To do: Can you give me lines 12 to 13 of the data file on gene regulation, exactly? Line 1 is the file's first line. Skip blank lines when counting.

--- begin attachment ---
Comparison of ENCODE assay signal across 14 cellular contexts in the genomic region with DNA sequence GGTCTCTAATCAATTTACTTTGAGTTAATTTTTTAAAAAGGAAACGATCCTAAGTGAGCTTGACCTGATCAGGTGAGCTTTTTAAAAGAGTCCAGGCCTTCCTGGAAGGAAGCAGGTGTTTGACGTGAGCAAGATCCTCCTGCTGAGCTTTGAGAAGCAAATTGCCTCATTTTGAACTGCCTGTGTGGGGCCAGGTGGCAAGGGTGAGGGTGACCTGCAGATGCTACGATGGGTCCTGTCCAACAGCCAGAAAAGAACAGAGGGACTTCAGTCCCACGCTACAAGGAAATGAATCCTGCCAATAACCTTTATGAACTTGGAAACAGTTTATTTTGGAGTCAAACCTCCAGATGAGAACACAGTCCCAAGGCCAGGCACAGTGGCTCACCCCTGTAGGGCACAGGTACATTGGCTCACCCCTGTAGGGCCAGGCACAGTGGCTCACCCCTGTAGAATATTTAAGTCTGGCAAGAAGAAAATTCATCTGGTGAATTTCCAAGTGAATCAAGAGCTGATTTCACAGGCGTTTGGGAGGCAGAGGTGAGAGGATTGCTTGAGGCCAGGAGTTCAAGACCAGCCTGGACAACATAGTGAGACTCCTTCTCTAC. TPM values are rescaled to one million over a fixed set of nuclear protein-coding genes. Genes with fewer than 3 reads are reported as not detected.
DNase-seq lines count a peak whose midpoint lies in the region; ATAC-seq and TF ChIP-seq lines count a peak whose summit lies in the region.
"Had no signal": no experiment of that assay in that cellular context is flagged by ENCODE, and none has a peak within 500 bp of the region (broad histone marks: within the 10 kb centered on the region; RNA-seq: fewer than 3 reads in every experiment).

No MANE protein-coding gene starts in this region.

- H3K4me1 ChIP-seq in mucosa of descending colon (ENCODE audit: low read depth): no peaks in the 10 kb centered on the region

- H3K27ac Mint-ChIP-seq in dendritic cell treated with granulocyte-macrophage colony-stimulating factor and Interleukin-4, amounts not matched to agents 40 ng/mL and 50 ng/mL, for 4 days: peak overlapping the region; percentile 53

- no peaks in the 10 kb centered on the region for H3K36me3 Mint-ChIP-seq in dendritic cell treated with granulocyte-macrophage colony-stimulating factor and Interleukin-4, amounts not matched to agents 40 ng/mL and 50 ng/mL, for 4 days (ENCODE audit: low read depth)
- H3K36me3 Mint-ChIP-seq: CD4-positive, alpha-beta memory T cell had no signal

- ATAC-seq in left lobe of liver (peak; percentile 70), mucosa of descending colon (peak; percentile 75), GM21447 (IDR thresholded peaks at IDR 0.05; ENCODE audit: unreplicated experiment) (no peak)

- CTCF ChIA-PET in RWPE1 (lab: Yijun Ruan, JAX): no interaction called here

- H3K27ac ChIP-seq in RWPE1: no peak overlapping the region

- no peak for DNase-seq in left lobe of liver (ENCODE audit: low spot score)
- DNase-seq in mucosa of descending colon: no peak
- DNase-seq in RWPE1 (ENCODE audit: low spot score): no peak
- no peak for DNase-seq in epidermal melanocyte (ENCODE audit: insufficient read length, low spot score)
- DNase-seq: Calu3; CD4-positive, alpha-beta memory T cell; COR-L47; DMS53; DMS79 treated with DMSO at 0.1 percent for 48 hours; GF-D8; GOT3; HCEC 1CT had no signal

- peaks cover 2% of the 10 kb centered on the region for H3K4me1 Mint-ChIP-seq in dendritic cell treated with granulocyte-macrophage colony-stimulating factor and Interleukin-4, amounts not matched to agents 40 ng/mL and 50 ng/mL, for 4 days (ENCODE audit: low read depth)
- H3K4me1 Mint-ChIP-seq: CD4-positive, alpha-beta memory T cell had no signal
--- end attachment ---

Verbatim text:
- no peak for DNase-seq in left lobe of liver (ENCODE audit: low spot score)
- DNase-seq in mucosa of descending colon: no peak